Sometimes the struggle for energy efficiency and low power consumption takes quite ugly forms. Compared with small systems, high-performance desktop gaming PCs obviously consume a lot of power and are relatively energy-efficient.That’s why Dell can no longer ship some Alienware Game desktop to California, Colorado and some other states. Although there are many problems.
Dell’s high performance Aurora R10 and Aurora R12 Desktops (based on Intel and AMD) “cannot be shipped to California, Colorado, Hawaii, Oregon, Vermont, or Washington due to power consumption regulations in these states,” the notice on the company’s website reads.Dell was unable to ship such systems to California because the California Energy Commission (CEC) adopted more stringent electrical energy principles and established mandatory performance and efficiency standards for PCs from July 1st. Register Report.
The new standard is mainly based on the Energy Star computer program and defines the power consumption of PCs (various PCs, including thin clients and handheld devices) in an inactive state (Short idle, long idle, sleep and shutdown) And their maximum power consumption per year.All types of power consumption are related to the PC’s scalability score (ES) (the concept is describe A few years ago by Energy Star) factors such as high-performance graphics cards, system memory bandwidth, and high-speed external ports were considered.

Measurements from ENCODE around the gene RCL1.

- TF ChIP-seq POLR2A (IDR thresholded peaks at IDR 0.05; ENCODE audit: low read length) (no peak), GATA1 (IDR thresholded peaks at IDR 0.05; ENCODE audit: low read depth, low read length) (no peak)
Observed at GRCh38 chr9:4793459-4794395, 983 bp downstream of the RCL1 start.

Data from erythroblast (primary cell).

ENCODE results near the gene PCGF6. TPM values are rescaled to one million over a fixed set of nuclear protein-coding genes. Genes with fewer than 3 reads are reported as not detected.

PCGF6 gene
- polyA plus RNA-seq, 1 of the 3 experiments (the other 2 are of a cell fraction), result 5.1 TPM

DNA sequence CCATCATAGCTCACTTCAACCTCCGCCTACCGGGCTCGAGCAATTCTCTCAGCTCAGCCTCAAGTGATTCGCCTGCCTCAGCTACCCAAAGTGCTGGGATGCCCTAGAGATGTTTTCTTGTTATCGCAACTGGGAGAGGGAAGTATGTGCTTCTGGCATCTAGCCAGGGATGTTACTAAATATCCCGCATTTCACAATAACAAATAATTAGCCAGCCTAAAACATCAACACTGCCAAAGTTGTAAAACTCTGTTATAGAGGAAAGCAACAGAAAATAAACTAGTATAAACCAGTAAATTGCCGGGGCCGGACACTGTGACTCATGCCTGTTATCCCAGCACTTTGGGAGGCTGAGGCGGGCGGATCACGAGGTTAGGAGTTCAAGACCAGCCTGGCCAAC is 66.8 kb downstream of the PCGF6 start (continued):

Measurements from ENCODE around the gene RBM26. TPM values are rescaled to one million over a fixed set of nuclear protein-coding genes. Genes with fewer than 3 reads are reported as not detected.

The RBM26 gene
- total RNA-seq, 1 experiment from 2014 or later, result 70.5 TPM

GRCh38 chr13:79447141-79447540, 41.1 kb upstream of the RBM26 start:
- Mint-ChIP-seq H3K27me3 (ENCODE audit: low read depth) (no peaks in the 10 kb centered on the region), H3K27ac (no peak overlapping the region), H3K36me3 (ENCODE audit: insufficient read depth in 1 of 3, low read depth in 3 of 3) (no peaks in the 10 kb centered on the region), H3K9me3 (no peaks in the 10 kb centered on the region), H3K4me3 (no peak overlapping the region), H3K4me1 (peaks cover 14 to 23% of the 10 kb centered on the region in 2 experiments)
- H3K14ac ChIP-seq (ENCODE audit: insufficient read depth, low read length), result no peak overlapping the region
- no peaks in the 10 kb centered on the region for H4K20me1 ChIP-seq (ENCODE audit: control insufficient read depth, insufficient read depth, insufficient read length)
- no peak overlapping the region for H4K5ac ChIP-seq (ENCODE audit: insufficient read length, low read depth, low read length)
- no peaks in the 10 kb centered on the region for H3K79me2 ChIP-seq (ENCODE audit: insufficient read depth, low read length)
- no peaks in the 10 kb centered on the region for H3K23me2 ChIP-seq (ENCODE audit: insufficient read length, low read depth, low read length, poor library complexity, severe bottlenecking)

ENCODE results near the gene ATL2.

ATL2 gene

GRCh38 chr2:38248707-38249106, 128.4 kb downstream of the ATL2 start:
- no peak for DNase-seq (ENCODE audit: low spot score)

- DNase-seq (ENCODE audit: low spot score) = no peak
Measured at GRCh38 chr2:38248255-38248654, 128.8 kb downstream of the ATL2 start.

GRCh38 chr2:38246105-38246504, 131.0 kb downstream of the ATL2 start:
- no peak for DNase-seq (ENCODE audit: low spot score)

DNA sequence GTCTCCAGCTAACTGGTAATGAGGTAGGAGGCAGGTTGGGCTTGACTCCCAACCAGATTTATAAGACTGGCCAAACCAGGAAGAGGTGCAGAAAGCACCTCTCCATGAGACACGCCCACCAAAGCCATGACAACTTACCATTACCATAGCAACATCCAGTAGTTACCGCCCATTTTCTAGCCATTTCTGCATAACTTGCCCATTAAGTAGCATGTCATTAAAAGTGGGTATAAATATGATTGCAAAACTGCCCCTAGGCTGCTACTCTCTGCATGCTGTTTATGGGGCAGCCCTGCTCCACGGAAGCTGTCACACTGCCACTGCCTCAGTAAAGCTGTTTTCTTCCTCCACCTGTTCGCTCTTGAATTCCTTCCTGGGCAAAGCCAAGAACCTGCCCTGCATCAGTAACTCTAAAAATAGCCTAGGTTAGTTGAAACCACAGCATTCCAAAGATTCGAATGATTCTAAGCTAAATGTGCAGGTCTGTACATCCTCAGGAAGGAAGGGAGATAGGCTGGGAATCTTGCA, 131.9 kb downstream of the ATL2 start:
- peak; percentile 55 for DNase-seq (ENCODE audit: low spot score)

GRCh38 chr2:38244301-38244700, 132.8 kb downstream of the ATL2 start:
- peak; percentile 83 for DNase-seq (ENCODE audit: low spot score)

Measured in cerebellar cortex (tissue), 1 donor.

From July 1, 2021, The annual power consumption of high-end desktops does not exceed 75 kWhr, but if equipped with a discrete graphics card or other adder (from the ES list), its maximum power consumption can increase the memory according to the bandwidth of the onboard graphics card. The problem is that even with an adder, Dell’s Alienware gaming system will not meet the new requirements.
Dell’s Alienware is obviously not the only boutique PC manufacturer in the United States, but a quick inspection of other high-performance gaming system and workstation manufacturers revealed that their customers in California and other states have no similar alerts. It is not clear whether their system meets the stricter requirements or if they are waiting for instructions to update the website. At the same time, it is clear that over time, the new regulations will affect all high-performance machines.
It should be noted that the new standard does not include DIY PCs, so enthusiasts who have enough time, energy, and experience can build their favorite PCs. In addition, it is logical to expect PC manufacturers to provide systems without certain components (which will be installed by end users) to comply with stricter regulations, but still provide products to their customers.